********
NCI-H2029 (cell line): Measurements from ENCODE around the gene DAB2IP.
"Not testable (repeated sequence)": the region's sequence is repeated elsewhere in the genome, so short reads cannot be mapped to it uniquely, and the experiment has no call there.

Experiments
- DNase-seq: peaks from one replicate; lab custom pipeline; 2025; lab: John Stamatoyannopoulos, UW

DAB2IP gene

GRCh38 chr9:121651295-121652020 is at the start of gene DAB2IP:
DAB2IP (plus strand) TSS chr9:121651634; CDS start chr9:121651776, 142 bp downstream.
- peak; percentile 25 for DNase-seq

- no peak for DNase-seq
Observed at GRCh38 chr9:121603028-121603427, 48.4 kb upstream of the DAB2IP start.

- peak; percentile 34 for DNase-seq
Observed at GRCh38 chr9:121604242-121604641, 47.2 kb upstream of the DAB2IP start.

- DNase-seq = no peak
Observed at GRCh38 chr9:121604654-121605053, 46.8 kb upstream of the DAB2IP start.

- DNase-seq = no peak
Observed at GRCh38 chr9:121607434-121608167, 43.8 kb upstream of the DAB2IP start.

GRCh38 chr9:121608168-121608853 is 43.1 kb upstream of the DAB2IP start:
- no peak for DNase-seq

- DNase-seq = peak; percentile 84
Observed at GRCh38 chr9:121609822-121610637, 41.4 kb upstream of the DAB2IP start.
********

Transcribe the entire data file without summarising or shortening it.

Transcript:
NCI-H2029 (cell line): Measurements from ENCODE around the gene DAB2IP.
"Not testable (repeated sequence)": the region's sequence is repeated elsewhere in the genome, so short reads cannot be mapped to it uniquely, and the experiment has no call there.

Experiments
- DNase-seq: peaks from one replicate; lab custom pipeline; 2025; lab: John Stamatoyannopoulos, UW

DAB2IP gene

GRCh38 chr9:121651295-121652020 is at the start of gene DAB2IP:
DAB2IP (plus strand) TSS chr9:121651634; CDS start chr9:121651776, 142 bp downstream.
- peak; percentile 25 for DNase-seq

- no peak for DNase-seq
Observed at GRCh38 chr9:121603028-121603427, 48.4 kb upstream of the DAB2IP start.

- peak; percentile 34 for DNase-seq
Observed at GRCh38 chr9:121604242-121604641, 47.2 kb upstream of the DAB2IP start.

- DNase-seq = no peak
Observed at GRCh38 chr9:121604654-121605053, 46.8 kb upstream of the DAB2IP start.

- DNase-seq = no peak
Observed at GRCh38 chr9:121607434-121608167, 43.8 kb upstream of the DAB2IP start.

GRCh38 chr9:121608168-121608853 is 43.1 kb upstream of the DAB2IP start:
- no peak for DNase-seq

- DNase-seq = peak; percentile 84
Observed at GRCh38 chr9:121609822-121610637, 41.4 kb upstream of the DAB2IP start.